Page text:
There are a lot of myth, misunderstandings and false statements circulating in the beauty industry about products and ingredients. One such often misunderstood or simply misused definition is hydrating vs. moisturizing.
What is the difference between hydrating and moisturizing?
Your skin needs water in order to look fresh, bright and healthy. With age or by environmental factors, this level of water (often called “level of moisture” which then causes the misunderstandings) decreases and your skin looks tired, flaky, dull and feel often tight. These symptoms are all due to the lack of water.
However, there are two main problems why your skin can lack water:
- You did not add enough water aka your skin couldn’t retain enough water (mostly, because you don’t drink enough, or you don’t sleep enough) –> you need to hydrate your skin
- Your skin is compromised and it loses the retained water, aka epidermal water loss –> you need to moisturize your skin
When you hydrate your skin, you help adding water. When you moisturize your skin, you add mostly oil.
Dry skin vs. dehydrated skin
As a consequence of the lack of water in your skin, you can have either dry skin – which is a skin type that often defined by genetics and hormones – or dehydrated skin, which is a skin concern and regardless your skin type (dry, oily, sensitive) your skin can become dehydrated.
Dry skin is often flaky, itchy and can become irritated easily. This means your lipid barrier is weak and your skin dries out easily no matter how much water you add. In this case you need to help strengthen your barrier and add a level of “sealant” on the top of your skin (e.g. oils) to be able to minimize epidermal water loss.
Dehydrated skin is often dull, lackluster and prone to fine lines and shagginess. In this case your skin cells are simply “thirsty” and you need to hydrate your skin. Also, overproduction of sebum aka oily skin can be caused by dehydration!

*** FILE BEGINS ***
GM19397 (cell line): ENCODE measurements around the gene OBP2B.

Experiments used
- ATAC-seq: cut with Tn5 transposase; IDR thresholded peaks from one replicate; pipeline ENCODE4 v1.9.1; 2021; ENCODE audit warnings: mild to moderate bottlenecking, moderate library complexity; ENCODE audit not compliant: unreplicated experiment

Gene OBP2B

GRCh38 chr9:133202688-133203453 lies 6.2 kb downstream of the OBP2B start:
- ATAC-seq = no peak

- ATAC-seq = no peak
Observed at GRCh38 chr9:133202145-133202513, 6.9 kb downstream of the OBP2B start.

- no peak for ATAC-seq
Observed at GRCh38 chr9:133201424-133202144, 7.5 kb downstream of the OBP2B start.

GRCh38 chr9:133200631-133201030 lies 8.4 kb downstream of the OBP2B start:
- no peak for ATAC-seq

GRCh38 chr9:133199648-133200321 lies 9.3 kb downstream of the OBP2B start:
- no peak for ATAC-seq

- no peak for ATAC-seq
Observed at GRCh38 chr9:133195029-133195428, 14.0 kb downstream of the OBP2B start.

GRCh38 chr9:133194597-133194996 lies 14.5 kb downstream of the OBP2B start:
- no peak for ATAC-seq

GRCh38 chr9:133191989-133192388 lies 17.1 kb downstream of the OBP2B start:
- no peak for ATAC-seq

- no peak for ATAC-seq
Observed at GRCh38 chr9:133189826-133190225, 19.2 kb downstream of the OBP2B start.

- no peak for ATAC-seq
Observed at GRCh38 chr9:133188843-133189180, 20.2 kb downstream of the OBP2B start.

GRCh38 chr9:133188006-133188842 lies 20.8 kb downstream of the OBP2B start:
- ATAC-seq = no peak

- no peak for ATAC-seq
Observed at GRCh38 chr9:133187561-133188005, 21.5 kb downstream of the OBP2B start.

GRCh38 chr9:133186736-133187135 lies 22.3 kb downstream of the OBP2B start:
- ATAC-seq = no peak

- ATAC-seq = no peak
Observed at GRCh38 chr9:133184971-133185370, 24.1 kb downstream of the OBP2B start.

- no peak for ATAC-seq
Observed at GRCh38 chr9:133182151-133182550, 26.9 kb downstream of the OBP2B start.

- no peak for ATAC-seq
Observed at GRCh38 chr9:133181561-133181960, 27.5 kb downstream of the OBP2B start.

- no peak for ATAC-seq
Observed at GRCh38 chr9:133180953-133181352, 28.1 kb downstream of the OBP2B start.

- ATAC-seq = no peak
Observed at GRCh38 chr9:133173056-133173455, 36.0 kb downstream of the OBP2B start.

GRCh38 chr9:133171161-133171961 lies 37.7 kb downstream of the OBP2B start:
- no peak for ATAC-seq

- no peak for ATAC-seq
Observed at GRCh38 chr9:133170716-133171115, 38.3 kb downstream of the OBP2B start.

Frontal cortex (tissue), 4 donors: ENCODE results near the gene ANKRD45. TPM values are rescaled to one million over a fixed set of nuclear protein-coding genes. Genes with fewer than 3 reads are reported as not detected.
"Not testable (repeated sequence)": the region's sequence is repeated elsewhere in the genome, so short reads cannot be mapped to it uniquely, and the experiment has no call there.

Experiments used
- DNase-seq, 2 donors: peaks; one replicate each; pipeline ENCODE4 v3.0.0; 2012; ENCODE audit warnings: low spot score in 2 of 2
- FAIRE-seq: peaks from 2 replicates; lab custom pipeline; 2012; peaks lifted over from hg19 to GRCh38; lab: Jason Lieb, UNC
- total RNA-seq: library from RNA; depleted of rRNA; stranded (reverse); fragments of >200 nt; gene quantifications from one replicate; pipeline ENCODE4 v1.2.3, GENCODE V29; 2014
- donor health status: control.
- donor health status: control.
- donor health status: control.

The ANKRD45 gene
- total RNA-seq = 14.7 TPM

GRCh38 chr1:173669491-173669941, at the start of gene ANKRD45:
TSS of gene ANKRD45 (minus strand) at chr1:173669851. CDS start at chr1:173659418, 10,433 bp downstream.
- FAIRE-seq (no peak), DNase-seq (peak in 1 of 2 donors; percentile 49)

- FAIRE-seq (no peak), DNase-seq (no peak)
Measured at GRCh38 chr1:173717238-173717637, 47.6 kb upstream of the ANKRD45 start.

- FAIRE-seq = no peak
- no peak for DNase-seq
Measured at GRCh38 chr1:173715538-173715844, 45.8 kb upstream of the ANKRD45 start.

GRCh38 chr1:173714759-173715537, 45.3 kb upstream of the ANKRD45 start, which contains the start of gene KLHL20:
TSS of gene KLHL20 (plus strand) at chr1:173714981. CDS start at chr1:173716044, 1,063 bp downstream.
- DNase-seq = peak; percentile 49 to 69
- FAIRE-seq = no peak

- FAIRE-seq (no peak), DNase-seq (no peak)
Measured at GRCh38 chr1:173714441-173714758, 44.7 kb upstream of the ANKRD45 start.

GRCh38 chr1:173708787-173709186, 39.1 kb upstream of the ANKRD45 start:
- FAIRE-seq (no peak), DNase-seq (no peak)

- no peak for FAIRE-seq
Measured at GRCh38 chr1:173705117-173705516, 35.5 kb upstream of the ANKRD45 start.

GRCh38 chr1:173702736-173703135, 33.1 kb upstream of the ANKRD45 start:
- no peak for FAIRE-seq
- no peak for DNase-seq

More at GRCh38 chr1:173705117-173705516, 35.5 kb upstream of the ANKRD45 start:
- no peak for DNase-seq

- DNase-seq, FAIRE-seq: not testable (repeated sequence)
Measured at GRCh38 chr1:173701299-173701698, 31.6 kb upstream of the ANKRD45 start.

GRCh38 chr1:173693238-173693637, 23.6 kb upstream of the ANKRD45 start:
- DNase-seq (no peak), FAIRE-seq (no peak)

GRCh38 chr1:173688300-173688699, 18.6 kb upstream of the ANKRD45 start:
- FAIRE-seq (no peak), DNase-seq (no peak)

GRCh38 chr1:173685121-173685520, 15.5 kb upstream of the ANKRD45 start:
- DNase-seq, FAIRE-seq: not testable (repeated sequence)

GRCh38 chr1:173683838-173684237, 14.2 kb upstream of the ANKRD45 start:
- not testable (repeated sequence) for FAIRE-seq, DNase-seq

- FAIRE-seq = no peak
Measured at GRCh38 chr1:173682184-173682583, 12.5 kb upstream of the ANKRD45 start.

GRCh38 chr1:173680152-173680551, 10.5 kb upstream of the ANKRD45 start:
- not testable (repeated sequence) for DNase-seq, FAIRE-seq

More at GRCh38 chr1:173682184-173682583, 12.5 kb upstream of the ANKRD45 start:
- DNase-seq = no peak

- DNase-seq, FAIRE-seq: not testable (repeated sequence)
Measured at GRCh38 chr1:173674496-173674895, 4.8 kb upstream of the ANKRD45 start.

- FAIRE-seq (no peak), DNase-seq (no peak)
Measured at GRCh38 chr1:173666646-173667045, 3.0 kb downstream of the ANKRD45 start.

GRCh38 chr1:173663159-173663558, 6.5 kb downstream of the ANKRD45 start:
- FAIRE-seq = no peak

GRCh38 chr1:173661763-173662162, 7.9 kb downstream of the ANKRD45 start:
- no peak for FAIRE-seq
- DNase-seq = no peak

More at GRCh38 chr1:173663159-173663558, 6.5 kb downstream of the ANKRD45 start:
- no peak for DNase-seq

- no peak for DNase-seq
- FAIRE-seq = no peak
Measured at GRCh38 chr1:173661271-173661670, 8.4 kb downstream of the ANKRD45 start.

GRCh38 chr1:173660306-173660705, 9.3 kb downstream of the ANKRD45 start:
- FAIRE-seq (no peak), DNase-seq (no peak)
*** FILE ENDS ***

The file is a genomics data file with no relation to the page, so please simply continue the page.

Best ingredients to hydrate and moisturize your skin
A well-known hydrating ingredient is hyaluronic acid that can retain 1000 times its weight in water while pulling it from the air. Similarly, Aloe Vera, honey, marine pant extract are great natural hydrating ingredients.
There are also a range of synthetic ingredients that do the job well and are included in almost every skin care product: glycerin, propylene glycol, butylene glycol, sodium PCA, sorbitol, allantoin. These ingredients are often called humectants in the skincare ingredient lists.
More hydrating products you can find here
When your skin is dry and you want to moisturize it, the best ingredients that will do the job for you are shea butter, cocoa butter, beeswax, squalene, plant oils such as jojoba, sesame, olive, almond, etc. as well as cetyl alcohol, dimethicone and most fatty acids e.g. omega-3 or omega-6. These ingredients are often called emollients when you look at skin care analyzing websites.
Side note: Here we need to mention also occlusives that are moisturizing skin care agents forming a protective layer over your skin. All types of oils, lanolin as well as mineral oils belong to this category. While mineral oils are shown by studies to be the most efficient moisturizing agent, they are byproducts of the petroleum industry and their production exploits and harms our environment in many ways. Hence, we don’t recommend using products with mineral oils. Plant-based oils are a better alternative in this case.
More moisturizing products you can find here.